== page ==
Jan Ford Mustin: Narcissism is an unrealistic relationship with oneself and others and as such creates elevations in stress, both internal and interpersonal.

The narcissist tends to be more reactive to external factors than is the person with high self-esteem, and therefore, is likely to have more emotional and stress-related health problems throughout life.

Because the narcissist bases self-approval on comparisons with other people, there is an absence of an inner strength of acceptance of actual limitations or shortcomings. This can make it more challenging to adjust gracefully to many of life's challenges and disappointments.

The person with an inflated sense of self-importance can suffer interpersonally, as their need to dominate or control others can lead to unhealthy relationships and stressful situations.

According to a recent Psychology Today article, the narcissistic individual might experience elevated reactivity and might be predisposed to a variety of related disorders.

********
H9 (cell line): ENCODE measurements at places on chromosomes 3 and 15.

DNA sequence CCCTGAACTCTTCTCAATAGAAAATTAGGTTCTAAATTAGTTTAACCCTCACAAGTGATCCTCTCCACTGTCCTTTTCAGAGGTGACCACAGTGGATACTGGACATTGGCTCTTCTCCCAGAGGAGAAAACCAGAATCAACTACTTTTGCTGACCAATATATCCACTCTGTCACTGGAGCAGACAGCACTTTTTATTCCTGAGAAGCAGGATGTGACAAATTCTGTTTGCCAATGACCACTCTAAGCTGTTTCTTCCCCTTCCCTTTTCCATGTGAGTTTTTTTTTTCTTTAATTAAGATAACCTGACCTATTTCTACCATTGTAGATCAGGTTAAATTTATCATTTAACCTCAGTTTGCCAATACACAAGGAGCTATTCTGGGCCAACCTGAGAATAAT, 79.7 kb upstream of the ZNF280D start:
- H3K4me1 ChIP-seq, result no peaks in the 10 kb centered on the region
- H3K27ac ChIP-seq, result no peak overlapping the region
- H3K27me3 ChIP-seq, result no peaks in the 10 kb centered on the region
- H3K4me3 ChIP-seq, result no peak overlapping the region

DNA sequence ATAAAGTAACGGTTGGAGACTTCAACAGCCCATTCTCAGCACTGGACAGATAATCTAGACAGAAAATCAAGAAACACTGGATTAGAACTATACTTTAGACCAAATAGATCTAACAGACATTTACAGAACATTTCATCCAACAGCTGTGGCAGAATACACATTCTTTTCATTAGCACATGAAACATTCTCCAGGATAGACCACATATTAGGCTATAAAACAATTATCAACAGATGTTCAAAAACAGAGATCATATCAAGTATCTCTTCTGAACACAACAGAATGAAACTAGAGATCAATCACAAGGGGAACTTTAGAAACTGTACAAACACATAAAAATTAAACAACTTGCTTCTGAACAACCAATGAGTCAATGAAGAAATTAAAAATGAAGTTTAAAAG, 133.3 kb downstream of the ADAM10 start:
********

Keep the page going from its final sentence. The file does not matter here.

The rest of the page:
Studies show that there are some correlations with such problems as substance abuse, eating disorders, erratic behavior, and most frequently unstable relationships.

The narcissist is likely to suffer from marital problems as well as job-and career-related dysfunction. With this element of life-stressor, they might be more prone than the average individual to experience a variety of stress-related health problems.

Individuals with extreme narcissism might tend to be especially image-conscious, which might influence their self-assessment of their body weight, attractiveness and other forms of outward appearance, including their clothing.

They might be more prone than some to body-dysmorphic issues, always feeling that they must alter something about themselves in order to compete more successfully against an ever-changing external standard of perfection. How can parents raise kids who both have a sense of self-worth and who show respect and compassion for others?

Jan Ford Mustin: Parents should provide an optimum mixture of acceptance, affection, rational limits and controls and high expectations.

Clinicians and theoreticians believe that there might be a genetic predisposition among children who are narcissistic, but agree that overly permissive parents who lavish their children with unmerited praise also might contribute a child's narcissism or inflated sense of self-importance.